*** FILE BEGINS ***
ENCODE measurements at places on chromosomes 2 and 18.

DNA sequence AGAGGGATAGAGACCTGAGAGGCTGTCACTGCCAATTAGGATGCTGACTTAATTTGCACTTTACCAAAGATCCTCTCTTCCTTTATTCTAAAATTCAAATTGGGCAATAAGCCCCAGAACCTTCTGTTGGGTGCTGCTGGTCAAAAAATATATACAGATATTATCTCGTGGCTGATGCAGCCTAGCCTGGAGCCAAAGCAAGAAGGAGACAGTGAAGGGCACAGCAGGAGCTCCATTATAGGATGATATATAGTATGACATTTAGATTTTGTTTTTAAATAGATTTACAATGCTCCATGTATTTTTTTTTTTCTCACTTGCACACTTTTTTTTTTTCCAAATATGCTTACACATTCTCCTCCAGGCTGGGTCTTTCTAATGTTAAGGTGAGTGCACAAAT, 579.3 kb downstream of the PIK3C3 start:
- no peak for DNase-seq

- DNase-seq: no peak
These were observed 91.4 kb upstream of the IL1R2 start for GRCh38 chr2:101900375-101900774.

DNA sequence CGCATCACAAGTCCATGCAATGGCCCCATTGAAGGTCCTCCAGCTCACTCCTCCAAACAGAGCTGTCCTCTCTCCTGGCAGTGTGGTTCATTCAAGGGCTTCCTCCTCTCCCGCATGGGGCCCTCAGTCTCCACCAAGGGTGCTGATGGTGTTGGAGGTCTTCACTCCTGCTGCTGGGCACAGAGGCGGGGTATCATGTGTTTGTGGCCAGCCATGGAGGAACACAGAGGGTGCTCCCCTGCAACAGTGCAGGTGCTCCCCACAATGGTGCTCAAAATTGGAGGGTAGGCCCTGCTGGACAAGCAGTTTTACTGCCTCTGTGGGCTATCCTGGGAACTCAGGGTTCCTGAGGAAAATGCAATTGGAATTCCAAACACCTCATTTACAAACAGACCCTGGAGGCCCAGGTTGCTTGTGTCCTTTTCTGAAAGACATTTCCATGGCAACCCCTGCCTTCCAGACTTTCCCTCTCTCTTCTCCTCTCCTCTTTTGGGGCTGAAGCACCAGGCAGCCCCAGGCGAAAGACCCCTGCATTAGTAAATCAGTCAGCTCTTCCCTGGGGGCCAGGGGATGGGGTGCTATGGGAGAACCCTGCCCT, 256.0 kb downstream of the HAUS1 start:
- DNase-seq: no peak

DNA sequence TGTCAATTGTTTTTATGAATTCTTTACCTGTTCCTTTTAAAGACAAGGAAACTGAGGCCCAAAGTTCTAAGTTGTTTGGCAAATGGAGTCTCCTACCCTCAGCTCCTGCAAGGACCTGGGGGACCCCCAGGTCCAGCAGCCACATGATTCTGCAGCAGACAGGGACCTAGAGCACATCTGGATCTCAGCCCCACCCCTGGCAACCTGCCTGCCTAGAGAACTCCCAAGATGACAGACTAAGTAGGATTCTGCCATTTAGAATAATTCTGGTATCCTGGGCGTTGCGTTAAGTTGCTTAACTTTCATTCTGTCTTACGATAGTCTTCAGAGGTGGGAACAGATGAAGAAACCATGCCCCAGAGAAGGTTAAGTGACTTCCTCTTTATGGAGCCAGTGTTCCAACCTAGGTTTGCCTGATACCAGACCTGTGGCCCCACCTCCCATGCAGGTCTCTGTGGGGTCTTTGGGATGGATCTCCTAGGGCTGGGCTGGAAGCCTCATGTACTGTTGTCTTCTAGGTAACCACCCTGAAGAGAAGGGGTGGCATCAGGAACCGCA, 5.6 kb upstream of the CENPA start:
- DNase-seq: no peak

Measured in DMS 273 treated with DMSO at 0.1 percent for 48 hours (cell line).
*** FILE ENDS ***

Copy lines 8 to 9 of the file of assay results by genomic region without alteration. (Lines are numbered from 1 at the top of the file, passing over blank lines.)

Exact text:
DNA sequence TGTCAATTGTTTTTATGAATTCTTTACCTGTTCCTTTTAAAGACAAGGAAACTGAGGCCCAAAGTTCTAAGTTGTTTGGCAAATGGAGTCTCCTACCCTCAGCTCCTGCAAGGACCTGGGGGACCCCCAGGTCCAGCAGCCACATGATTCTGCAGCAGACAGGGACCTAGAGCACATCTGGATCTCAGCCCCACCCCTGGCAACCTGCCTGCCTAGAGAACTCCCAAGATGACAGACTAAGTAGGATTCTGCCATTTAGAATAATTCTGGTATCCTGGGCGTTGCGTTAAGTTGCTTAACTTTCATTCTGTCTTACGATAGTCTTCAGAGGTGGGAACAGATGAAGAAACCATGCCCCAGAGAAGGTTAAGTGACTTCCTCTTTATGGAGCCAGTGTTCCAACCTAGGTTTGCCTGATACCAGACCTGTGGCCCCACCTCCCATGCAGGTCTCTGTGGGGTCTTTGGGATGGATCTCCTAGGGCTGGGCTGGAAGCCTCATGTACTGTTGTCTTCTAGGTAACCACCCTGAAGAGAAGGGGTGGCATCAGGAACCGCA, 5.6 kb upstream of the CENPA start:
- DNase-seq: no peak